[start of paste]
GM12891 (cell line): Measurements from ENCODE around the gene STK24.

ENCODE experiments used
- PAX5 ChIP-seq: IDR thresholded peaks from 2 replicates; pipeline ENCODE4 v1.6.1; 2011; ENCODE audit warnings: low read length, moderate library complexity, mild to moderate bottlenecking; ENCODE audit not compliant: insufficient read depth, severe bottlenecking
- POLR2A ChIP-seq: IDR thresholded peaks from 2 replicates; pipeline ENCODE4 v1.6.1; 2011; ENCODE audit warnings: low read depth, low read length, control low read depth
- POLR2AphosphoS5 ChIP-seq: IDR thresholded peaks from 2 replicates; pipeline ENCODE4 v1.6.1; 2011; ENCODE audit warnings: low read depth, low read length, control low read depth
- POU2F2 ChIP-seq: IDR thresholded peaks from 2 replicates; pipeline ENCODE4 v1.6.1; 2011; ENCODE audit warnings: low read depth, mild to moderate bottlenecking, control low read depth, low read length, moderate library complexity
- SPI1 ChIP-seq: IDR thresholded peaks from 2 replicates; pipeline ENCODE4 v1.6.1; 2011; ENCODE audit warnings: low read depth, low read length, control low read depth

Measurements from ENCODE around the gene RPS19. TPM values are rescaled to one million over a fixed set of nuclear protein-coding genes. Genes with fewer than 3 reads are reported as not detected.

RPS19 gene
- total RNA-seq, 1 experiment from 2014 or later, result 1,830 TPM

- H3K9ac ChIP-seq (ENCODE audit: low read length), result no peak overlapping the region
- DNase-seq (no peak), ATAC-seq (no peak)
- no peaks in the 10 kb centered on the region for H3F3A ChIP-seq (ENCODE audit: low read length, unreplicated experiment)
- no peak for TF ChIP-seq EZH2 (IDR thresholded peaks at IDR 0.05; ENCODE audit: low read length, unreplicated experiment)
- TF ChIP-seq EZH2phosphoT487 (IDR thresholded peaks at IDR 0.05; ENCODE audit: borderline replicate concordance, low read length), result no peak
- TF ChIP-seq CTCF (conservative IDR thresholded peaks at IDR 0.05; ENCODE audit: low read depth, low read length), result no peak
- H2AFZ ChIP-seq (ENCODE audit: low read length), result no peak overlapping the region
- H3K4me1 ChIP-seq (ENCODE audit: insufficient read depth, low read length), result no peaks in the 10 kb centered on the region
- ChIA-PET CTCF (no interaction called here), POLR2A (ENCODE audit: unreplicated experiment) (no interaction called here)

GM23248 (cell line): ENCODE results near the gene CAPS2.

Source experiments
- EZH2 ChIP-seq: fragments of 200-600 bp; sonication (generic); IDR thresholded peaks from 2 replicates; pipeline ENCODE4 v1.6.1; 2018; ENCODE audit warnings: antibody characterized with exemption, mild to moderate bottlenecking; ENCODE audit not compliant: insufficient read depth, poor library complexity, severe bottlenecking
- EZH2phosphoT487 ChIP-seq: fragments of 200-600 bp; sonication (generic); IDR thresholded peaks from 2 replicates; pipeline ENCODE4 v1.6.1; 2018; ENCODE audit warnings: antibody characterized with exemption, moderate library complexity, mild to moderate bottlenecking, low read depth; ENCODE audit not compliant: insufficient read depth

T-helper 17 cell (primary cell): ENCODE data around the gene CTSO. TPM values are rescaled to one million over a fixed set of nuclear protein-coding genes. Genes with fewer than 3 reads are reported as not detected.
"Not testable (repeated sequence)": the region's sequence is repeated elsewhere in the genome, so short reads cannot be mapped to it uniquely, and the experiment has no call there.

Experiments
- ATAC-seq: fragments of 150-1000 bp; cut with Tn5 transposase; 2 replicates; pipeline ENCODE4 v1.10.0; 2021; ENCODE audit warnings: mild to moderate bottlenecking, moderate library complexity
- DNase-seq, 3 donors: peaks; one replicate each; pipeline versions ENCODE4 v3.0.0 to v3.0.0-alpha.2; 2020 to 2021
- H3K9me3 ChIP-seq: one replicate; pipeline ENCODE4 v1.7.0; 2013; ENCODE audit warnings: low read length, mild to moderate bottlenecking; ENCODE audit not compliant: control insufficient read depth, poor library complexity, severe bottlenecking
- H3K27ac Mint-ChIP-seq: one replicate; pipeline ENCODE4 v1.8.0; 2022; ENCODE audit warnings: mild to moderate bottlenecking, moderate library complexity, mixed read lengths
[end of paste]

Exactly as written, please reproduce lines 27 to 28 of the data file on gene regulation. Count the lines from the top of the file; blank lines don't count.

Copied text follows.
- ATAC-seq: fragments of 150-1000 bp; cut with Tn5 transposase; 2 replicates; pipeline ENCODE4 v1.10.0; 2021; ENCODE audit warnings: mild to moderate bottlenecking, moderate library complexity
- DNase-seq, 3 donors: peaks; one replicate each; pipeline versions ENCODE4 v3.0.0 to v3.0.0-alpha.2; 2020 to 2021